Children’s social care services should be freed from government targets and every council should appoint a principal child and family social worker, Professor Eileen Munro’s review of the child protection system has claimed.
The review, which was commissioned by government after a spate of child protection scandals, argues that a one-size-fits-all approach to safeguarding and “tick-box culture” is preventing local areas from focusing on the needs of children.
Munro claimed too many forms and procedures are preventing professionals from being able to give children the help they need.
“That is why I am recommending that unhelpful targets for completing assessments within a set timescale are removed,” she explained.
“Professionals should instead concentrate on making good quality assessments that really focus on delivering the right help for the child, and checking whether that help has improved the child’s life.”
Children’s minister Tim Loughton said the Munro review is the first review of its kind that hasn’t been initiated as a direct reaction to a child death or serious case.
“This has allowed for a wide-ranging and in-depth review with some radically different proposals for reform,” he said. “It is clear that Professor Munro has taken a long hard look at what is preventing child protection services from working as well as they should in this country and I welcome her thorough analysis of the problems.
“It is now up to the government and the children’s sector to work together to look at the recommendations in detail and assess the implications of their implementation in practice for the long-term, not as a short-term fix. To do this the government will be working closely with a group of professionals from across the children’s sector and we will respond to Professor Munro’s recommendations later this year.”
Marion Davis, past president of the Association of Directors of Children’s Services, said Munro’s review seeks to make the whole child protection system more coherent.
“It is important that this systematic approach continues in the implementation of all the review’s recommendations across local and national government,” she claimed. “This review gives all social work employers a strong steer on what steps need to be taken to support an excellent child protection system and it will be strongly welcomed.”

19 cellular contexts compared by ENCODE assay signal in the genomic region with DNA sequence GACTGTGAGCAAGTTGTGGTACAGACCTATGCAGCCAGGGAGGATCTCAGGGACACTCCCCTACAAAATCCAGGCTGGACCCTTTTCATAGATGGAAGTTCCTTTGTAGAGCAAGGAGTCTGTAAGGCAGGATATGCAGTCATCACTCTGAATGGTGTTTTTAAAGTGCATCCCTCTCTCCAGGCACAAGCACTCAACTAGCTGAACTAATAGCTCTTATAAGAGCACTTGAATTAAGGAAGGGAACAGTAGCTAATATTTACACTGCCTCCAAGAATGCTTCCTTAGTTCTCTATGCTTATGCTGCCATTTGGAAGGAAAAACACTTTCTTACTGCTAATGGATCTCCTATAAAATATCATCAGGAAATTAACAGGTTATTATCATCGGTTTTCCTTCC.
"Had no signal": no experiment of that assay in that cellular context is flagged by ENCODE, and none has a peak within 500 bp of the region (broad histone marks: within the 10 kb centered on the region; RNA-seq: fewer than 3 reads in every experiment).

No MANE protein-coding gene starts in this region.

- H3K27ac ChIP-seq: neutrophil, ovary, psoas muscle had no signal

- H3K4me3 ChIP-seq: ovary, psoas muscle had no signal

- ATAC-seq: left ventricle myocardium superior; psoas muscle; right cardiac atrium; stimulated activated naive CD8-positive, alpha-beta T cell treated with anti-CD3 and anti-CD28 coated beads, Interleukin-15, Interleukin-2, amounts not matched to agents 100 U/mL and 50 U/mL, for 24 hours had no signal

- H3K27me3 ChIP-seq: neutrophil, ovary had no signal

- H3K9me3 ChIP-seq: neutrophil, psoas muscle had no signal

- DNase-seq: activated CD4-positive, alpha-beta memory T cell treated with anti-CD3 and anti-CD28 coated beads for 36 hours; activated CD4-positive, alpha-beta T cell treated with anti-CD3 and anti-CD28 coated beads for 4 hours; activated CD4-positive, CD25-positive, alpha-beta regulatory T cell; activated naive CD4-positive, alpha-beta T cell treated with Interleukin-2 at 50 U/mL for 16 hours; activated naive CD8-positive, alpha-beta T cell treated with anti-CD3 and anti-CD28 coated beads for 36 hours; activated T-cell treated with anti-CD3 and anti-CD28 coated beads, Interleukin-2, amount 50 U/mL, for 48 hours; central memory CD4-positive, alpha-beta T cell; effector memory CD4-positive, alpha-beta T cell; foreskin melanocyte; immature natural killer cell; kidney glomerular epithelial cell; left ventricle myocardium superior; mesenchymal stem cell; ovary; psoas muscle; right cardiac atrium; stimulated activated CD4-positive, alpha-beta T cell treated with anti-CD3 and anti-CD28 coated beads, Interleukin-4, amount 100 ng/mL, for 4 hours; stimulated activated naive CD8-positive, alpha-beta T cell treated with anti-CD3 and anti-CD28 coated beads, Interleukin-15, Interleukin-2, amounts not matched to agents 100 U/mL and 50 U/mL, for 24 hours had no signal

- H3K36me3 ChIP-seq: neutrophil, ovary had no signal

The government has given the Children’s Workforce Development Council £79.9m for social work funding for 2011/12. This money is to be spent on helping local areas address specific challenges including high vacancy rates, problems recruiting child protection social workers, and increasing referrals of children to social care services.
Munro’s recommendations include plans to:
- Remove the statutory requirement on local authorities to complete social care assessments within “artificial set timescales”
- Free services that work with children and families from unhelpful government targets, national IT systems and nationally prescribed ways of working
- Change the approach to conducting serious case reviews (SCRs), learning from the approach taken in sectors such as aviation and healthcare
- Introduce a duty on all local services to co-ordinate an “early offer” of help to families who do not meet the criteria for social care, to address problems before they escalate
- Require local authorities to protect the discrete roles and responsibilities of director of children’s services and lead member for children’s services
- Reform Ofsted inspections so they follow the child’s “journey” through services, add more weight to feedback from children and families and examine how all local services, including health, education, police and the justice system contribute to the protection of children
- Keep experienced social workers on the frontline even when they become managers so that their experience and skills are not lost
- Designate a principal child and family social worker in each local authority to report the views and experiences of the frontline. At national level, a chief social worker would be established to advise government on social work practice
- Revise the statutory Working Together to Safeguard Children guidance and the Framework for the Assessment of Children in Need and their Families
- Require employers and higher education institutions to work together so that social work students are prepared for the challenges of child protection work
- DFE: Safeguarding Children – Children in Care (michellelanthony.wordpress.com)
- Munro Review: social workers ‘to face random checks’ (telegraph.co.uk)
- Munro report: Child protection staff hindered by IT (go.theregister.com)
- ‘End child protection red tape’ (mirror.co.uk)
- Call to end ‘child protection red tape’ (independent.co.uk)
- ‘Tick box culture’ for social workers needs to come to an end (alisonsgypt.wordpress.com)